Windham Middle School Teacher Travels to Turkey

February 14, 2014

by Jillian DiPersio, Windham High School Intern

When you think of the country Turkey, what is the first thing that comes to mind?  How do you perceive the culture, the government and the people?

Patsy Beaver, a seventh grade history teacher in Windham, experienced Turkey firsthand this past summer.  She went on a tour throughout most of the country as a part of a program run by the Turkish Cultural Foundation.  “People in many countries, especially in the United States I’m afraid, feel that Turkey, being a Muslim country, is similar to Saudi Arabia,” explains Beaver.  “It’s not at all.  It’s a totally different Muslim culture.”

“A wonderful way to educate people is through teachers,” says Beaver.  For the past seven years the foundation has been bringing teachers from the United States to Turkey to help inform Americans about the Turkish culture.  “For one thing they have a secular government, so there is a separation of church and state … and freedom of religion and the respect for other religions and cultures has always been a big part of their culture,” she explains.

In order to be selected for the program each teacher had to apply through the World Affairs Council.  The teachers who applied had to develop a program in which they would promote Turkish culture in their communities and curriculums.  Beaver was accepted after planning to expand upon the role of the Hittites in ancient culture when teaching about civilizations before ancient Greece.  “For instance,” she says, “the Treaty of Kadesh between the Hittites and Egyptians is the oldest written treaty to survive … [preserved in the form of] clay tablets found at an excavation of a Hittite royal palace.”  She also planned to be involved in the sixth grade geography classes, putting together a presentation for the younger students about Turkey.

The primary component of her plan was to create a program for the fourth and fifth grade students on Turkey.  She hopes to work with the town librarian to put this plan into action this coming summer or fall.  Through this program young students can learn about the Turkish culture, including native foods, shadow puppet shows and a traditional form of water color painting that Beaver learned firsthand from a renowned artist.

Beaver’s group was made up of about 27 teachers with another group having toured the country two weeks prior.  Not all of the teachers specialized in history like Beaver; there were also English teachers, art teachers and librarians among others.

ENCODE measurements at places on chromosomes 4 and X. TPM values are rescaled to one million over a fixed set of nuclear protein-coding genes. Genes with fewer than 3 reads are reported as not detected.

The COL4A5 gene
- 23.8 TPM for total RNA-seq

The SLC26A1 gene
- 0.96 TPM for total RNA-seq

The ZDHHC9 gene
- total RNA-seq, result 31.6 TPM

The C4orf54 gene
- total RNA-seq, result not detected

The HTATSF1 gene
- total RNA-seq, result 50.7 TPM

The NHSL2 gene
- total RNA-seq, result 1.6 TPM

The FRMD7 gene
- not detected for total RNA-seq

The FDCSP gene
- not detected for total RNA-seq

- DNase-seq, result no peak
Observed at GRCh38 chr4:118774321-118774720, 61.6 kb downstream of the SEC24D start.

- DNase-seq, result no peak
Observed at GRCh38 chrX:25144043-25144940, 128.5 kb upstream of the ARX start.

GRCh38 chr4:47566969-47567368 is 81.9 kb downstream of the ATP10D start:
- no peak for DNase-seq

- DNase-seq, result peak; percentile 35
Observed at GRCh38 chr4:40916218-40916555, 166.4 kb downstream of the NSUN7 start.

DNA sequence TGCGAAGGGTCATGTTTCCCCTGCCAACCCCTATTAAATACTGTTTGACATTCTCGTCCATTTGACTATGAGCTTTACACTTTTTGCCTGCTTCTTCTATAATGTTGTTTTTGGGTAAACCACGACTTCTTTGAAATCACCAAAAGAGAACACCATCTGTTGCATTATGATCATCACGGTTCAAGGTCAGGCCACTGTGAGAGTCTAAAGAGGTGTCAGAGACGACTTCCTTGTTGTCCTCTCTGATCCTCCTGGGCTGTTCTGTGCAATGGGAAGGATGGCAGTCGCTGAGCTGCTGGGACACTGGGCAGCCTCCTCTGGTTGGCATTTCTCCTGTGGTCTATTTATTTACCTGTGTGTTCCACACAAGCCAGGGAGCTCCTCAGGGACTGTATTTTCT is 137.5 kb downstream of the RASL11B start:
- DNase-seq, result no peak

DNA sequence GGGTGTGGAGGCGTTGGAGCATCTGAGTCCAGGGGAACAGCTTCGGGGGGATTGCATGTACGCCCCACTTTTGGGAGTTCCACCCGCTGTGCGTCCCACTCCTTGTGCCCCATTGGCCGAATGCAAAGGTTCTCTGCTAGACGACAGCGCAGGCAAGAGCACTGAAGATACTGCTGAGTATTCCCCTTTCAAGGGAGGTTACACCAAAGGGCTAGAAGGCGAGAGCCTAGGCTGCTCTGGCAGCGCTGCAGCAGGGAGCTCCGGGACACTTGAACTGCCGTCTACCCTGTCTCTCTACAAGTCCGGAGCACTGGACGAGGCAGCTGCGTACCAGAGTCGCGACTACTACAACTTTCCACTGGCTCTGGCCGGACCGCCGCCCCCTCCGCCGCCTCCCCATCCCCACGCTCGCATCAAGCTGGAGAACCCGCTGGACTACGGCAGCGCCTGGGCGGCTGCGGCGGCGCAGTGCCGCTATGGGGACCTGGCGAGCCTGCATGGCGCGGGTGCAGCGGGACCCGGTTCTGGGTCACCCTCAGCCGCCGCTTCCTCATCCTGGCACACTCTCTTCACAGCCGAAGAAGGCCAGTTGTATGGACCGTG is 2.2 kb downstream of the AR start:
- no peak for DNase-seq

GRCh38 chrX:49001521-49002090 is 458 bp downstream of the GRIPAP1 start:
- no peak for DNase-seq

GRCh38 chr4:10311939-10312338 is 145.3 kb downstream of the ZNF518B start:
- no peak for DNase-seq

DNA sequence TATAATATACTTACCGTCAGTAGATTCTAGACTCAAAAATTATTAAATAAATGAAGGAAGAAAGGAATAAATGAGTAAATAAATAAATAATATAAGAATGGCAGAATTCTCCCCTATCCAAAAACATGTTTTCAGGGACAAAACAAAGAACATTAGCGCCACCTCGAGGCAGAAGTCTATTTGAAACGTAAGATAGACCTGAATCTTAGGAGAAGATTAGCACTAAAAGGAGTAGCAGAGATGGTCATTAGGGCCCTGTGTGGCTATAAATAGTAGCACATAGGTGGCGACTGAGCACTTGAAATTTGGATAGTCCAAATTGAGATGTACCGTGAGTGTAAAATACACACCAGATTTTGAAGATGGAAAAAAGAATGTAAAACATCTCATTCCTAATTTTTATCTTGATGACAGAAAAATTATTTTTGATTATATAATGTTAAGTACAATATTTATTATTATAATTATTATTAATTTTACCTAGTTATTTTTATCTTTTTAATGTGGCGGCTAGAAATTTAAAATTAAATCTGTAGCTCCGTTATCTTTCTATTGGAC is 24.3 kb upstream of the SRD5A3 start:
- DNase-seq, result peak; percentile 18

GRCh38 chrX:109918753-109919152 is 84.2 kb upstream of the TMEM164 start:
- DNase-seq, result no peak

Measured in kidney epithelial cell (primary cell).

Their tour of Turkey began in Istanbul.  The group then took a 2,000 miles trek around the country by bus, finishing the journey in Ankara, the country’s capital, before flying back to Istanbul to return to the United States.

Beaver’s favorite stops along the route included Troy, Ephesus, and Çatalhöyük.  Having taught for years about ancient culture, seeing these cities and villages was an amazing experience for Beaver.  Ephesus is a major excavation site, much like Pompeii.  Çatalhöyük, another excavation site, is one of the oldest Neolithic villages in the world at about 9,500 years old.  In 2012, it was designated as a United Nations Educational, Scientific and Cultural Organization (UNESCO) World Heritage site.  “It was first excavated over 50 years ago, but the current excavation, led by Dr. Ian Hodder, has been going on for almost 25 years,” she says.  The teachers on the trip had the opportunity to look through these findings.

“It was absolutely the most phenomenal trip of my life,” Beaver comments.  For me, personally, interviewing my seventh grade history teacher about her trip was an extraordinary experience in and of itself and proved to me that some of our teachers never stop teaching us.  There is still much to tell about her trip, from the Turkish protests over the summer to a Ramadan celebration.  Be sure to look for more of Ms. Beaver’s story in the next edition.